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Centre may adopt direct recruitment process

Sunday 8 May 2005, by NAIR*Rajesh

CBI facing shortage of quality manpower The CBI is "overburdened," especially after the High Courts started referring more cases to it

PONDICHERRY: The Centre is planning to increase manpower in the Central Bureau of Investigation through a direct recruitment process and reduce the number of officers joining on deputation, U.S. Misra, Director, CBI, said here on Saturday.

"The CBI is facing a shortage of good manpower. Fifty per cent of manpower is through deputation and often we don’t get quality hands," he told The Hindu in an informal chat during a private visit to Pondicherry. "However, the number of people joining CBI on deputation from other agencies cannot be totally discouraged as the agency needs officers who have knowledge on varied subjects."

A balance needs to be struck. Offering more incentives is one way of getting good hands on deputation and the Government is also considering this option, he said.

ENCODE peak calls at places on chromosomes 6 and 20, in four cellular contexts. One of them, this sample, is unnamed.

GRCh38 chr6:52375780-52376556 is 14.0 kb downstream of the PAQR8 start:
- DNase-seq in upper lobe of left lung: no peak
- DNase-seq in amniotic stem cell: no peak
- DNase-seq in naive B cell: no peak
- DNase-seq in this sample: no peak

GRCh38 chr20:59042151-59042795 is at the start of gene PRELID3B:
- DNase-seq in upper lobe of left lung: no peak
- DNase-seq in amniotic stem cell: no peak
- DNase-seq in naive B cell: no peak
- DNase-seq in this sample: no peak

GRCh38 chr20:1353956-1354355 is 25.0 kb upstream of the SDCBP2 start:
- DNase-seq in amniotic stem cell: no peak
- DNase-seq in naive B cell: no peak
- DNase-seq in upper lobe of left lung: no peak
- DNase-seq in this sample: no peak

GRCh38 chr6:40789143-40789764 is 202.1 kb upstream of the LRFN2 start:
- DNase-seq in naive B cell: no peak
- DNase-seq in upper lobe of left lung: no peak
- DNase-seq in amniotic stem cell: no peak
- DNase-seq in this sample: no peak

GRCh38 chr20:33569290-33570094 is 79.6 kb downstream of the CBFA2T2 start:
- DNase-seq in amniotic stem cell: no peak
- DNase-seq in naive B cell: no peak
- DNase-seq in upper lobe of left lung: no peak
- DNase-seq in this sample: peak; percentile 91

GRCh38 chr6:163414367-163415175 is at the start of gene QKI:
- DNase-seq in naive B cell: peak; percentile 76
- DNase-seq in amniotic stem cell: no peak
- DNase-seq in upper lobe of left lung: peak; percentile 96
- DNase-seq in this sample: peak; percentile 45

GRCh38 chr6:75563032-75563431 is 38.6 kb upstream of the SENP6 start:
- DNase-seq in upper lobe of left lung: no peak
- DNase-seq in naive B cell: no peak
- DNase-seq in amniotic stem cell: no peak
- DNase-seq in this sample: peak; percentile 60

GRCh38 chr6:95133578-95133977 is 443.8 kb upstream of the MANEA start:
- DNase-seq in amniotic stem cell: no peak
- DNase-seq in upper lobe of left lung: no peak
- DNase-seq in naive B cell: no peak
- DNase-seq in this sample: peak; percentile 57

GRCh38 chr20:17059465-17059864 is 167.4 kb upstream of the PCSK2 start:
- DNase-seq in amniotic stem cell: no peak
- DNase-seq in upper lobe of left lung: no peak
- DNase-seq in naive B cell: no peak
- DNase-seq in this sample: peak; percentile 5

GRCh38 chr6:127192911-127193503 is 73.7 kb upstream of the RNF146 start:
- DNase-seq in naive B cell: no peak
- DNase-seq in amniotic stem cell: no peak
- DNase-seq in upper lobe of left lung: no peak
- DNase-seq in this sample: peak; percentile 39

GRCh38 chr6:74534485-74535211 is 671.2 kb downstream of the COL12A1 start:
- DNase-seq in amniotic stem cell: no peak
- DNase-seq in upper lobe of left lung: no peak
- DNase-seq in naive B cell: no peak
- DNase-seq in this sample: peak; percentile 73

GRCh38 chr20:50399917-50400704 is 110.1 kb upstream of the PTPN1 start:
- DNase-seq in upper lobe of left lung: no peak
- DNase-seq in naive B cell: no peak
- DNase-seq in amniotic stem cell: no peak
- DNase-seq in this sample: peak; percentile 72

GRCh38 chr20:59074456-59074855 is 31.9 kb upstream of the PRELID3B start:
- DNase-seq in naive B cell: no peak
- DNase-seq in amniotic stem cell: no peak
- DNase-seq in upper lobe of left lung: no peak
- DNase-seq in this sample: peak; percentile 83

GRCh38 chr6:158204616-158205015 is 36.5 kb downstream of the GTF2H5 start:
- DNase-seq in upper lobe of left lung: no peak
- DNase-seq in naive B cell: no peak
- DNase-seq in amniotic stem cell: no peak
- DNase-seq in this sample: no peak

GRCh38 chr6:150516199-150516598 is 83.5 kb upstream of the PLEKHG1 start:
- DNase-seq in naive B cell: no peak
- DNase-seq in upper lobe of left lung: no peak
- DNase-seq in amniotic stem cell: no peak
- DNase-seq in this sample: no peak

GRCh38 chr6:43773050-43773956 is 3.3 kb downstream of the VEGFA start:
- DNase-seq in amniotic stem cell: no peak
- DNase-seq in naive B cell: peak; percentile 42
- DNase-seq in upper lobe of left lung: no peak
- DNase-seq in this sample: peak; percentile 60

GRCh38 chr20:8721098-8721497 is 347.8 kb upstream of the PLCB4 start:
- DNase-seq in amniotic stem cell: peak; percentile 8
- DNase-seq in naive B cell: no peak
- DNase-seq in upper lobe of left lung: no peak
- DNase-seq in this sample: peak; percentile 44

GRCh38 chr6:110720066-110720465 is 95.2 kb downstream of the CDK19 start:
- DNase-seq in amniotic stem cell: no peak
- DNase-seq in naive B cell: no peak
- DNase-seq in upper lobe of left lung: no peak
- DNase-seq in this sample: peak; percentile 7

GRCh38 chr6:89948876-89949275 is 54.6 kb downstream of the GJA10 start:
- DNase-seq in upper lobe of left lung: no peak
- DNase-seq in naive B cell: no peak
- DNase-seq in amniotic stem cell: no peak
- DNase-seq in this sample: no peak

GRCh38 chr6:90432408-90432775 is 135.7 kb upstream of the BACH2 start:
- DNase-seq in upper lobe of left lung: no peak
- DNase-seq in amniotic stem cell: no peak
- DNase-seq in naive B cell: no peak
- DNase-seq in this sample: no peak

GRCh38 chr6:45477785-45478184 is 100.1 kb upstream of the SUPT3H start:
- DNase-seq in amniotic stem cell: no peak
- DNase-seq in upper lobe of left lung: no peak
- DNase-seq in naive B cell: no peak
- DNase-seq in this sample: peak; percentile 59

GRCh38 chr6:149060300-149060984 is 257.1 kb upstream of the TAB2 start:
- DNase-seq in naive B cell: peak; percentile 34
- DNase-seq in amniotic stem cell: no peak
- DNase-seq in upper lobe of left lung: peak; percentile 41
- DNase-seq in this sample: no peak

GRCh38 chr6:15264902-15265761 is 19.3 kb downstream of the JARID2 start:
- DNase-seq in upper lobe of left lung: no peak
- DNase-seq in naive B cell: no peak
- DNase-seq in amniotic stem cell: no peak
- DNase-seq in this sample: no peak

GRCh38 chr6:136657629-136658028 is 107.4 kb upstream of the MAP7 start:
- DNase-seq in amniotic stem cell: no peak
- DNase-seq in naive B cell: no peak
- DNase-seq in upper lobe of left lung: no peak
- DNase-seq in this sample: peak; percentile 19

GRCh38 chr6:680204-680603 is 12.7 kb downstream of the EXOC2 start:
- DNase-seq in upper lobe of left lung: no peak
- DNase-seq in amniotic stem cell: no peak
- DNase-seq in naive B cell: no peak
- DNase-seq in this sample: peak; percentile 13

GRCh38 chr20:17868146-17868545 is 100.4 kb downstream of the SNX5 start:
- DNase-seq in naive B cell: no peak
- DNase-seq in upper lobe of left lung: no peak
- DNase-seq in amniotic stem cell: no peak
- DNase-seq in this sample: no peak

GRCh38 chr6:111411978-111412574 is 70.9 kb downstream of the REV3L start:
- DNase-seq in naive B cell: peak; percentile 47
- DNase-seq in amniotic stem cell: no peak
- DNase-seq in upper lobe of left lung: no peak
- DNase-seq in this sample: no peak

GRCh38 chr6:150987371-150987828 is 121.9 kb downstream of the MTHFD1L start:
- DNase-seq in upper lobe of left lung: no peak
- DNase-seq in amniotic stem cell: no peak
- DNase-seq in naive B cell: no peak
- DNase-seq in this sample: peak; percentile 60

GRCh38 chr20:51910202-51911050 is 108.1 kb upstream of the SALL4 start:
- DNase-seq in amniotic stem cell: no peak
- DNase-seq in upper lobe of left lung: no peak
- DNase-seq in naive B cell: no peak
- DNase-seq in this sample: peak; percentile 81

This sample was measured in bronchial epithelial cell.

At present, the CBI is "overburdened" with lots of cases, especially after the High Courts started referring more cases. In this respect, the Kerala High Court tops the list. Every week, on an average, it refers one or two cases to the investigating agency.

"As far as the Kerala High Court is considered we have to keep the court posted periodically about the progress of the case. This needs a large amount of work and manpower," Mr. Misra said.

An amendment to the Delhi Special Police Establishment Act is also being contemplated by the Centre to vest the CBI with powers to take up cases within the jurisdiction of the State Governments. The amendment will give powers in dealing with cases that have inter-State and international ramifications.

Emphasis would be on training officials to deal with cyber crimes and economic offences. "Recent trends in economic offences show that a mere click of the mouse would destabilise international economy. In dealing with such crimes, our personnel need more training," he said.

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